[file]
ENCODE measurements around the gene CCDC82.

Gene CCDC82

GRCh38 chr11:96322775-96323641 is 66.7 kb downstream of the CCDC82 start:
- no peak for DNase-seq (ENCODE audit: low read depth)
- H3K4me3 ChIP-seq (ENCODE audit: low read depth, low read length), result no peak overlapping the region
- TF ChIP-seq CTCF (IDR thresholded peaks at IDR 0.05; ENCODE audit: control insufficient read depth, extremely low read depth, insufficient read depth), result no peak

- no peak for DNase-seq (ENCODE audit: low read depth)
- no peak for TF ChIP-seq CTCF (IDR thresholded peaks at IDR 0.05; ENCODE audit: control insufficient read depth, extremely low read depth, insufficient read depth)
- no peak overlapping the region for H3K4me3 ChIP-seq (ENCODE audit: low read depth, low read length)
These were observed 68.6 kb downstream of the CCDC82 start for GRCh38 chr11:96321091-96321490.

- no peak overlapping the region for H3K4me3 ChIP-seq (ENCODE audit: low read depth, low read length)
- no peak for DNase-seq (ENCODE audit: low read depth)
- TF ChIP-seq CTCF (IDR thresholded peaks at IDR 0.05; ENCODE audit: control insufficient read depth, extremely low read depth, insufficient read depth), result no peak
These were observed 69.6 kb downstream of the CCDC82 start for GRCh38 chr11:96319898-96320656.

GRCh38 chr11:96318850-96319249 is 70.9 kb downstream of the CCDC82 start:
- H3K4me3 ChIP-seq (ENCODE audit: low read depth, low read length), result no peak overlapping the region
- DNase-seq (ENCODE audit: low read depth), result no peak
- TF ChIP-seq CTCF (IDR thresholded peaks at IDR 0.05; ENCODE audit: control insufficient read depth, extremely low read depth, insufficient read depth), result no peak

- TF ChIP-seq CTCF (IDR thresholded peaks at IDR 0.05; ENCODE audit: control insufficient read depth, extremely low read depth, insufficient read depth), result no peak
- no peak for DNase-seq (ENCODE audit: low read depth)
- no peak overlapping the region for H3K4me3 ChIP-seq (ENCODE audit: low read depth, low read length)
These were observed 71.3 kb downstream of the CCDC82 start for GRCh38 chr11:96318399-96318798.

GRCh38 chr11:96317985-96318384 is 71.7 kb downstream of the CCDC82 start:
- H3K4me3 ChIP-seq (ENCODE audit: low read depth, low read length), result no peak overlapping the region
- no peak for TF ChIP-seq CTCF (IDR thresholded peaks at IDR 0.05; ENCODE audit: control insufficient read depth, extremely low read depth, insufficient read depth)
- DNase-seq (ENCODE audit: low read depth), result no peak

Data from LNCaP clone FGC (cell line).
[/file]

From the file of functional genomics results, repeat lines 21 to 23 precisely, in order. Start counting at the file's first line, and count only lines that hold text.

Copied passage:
- no peak overlapping the region for H3K4me3 ChIP-seq (ENCODE audit: low read depth, low read length)
These were observed 71.3 kb downstream of the CCDC82 start for GRCh38 chr11:96318399-96318798.

GRCh38 chr11:96317985-96318384 is 71.7 kb downstream of the CCDC82 start: